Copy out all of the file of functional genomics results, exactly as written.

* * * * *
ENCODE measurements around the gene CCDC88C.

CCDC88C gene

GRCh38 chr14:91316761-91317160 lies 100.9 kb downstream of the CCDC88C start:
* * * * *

ENCODE measurements around the gene CCDC88C.

CCDC88C gene

GRCh38 chr14:91316761-91317160 lies 100.9 kb downstream of the CCDC88C start: